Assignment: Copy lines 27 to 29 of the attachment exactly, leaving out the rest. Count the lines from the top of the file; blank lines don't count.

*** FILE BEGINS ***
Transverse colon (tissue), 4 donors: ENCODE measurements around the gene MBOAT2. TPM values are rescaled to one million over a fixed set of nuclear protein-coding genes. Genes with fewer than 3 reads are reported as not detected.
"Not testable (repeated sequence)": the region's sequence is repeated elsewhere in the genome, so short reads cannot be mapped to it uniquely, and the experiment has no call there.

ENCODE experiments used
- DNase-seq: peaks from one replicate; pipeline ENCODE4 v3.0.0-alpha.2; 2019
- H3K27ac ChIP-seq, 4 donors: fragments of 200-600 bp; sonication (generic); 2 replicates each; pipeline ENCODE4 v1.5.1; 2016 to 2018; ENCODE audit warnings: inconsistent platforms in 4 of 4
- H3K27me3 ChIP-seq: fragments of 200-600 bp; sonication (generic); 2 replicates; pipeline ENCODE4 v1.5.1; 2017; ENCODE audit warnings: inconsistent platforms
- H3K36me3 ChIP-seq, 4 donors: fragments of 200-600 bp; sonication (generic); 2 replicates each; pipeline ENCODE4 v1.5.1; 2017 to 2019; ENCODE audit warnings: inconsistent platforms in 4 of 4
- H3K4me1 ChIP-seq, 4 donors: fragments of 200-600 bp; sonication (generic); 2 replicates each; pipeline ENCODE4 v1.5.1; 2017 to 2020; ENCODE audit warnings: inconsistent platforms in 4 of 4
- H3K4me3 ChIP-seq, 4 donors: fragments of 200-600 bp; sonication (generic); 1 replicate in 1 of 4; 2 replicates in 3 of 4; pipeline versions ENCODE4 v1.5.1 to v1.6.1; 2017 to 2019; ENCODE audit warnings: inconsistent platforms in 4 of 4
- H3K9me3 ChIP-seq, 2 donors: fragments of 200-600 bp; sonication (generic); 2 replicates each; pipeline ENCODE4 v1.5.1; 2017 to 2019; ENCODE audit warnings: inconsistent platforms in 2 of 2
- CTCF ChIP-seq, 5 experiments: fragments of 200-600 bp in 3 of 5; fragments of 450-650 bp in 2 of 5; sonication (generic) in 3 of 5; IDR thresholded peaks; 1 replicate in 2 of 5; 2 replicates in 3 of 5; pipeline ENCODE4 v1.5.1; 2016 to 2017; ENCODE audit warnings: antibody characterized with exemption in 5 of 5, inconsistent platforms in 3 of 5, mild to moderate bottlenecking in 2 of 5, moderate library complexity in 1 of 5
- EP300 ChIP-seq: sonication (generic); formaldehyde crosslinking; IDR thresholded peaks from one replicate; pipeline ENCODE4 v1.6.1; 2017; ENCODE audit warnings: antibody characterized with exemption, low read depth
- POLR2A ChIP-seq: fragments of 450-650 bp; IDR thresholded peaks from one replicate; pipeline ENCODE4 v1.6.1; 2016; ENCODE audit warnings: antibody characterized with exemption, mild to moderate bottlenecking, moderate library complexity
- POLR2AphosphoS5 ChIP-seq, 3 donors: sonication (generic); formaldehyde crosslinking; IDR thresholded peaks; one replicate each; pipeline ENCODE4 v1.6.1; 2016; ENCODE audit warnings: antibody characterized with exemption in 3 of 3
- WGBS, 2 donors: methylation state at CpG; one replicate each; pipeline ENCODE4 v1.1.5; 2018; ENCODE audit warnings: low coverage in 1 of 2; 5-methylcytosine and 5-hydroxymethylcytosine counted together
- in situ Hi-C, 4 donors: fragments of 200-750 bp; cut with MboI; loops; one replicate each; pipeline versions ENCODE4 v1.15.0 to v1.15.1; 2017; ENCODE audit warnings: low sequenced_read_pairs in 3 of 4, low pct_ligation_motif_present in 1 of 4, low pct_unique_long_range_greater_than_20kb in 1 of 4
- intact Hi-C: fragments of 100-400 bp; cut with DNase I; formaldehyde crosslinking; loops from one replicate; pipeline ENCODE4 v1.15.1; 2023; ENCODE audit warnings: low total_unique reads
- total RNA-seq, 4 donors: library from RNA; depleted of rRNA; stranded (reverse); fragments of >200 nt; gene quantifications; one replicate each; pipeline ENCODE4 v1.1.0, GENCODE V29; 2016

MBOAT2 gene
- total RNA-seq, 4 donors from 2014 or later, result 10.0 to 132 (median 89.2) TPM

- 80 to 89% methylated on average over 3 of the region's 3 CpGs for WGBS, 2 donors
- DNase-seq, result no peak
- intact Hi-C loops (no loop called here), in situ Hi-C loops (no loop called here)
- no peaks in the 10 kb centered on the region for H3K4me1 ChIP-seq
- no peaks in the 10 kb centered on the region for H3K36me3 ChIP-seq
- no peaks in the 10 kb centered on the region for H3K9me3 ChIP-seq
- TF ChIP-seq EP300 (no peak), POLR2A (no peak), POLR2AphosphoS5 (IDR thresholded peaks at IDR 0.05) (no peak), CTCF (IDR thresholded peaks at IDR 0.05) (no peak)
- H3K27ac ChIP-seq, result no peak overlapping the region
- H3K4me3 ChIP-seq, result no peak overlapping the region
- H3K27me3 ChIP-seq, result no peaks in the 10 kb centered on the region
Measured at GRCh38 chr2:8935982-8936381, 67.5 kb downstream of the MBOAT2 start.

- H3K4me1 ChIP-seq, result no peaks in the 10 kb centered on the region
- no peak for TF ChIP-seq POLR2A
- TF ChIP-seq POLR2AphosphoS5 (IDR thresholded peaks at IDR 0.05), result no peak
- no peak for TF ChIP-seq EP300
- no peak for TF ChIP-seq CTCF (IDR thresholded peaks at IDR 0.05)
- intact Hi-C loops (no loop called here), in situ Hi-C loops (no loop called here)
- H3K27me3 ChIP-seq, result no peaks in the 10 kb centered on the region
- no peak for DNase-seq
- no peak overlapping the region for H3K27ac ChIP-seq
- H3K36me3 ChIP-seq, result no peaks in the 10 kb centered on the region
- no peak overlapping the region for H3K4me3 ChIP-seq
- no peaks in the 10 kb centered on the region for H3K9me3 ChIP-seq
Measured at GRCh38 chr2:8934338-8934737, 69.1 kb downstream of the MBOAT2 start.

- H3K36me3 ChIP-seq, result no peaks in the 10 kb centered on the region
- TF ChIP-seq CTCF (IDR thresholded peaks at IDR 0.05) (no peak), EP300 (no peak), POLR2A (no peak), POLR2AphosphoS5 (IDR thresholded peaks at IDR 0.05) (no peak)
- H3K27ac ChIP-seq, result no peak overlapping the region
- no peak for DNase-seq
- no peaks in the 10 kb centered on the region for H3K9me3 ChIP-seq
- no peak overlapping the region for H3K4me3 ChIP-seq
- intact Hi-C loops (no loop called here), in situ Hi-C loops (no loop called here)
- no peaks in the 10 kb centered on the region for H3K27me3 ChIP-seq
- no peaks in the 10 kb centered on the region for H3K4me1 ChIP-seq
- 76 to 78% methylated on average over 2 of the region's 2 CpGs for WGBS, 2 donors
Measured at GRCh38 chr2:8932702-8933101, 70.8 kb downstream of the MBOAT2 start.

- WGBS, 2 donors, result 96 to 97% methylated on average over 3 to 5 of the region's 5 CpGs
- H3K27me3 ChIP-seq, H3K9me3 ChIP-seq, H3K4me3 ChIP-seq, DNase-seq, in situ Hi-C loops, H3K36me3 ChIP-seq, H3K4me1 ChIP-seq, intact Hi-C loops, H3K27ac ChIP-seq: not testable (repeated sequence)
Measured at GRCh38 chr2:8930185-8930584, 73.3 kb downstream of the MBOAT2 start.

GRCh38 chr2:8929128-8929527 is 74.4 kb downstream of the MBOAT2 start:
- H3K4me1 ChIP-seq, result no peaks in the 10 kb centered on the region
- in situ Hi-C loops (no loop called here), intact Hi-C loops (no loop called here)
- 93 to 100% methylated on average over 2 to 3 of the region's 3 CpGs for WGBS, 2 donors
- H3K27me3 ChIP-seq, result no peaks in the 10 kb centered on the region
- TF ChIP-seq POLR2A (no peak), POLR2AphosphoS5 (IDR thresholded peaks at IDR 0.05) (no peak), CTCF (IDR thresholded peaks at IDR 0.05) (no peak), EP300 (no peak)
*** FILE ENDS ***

- TF ChIP-seq EP300 (no peak), POLR2A (no peak), POLR2AphosphoS5 (IDR thresholded peaks at IDR 0.05) (no peak), CTCF (IDR thresholded peaks at IDR 0.05) (no peak)
- H3K27ac ChIP-seq, result no peak overlapping the region
- H3K4me3 ChIP-seq, result no peak overlapping the region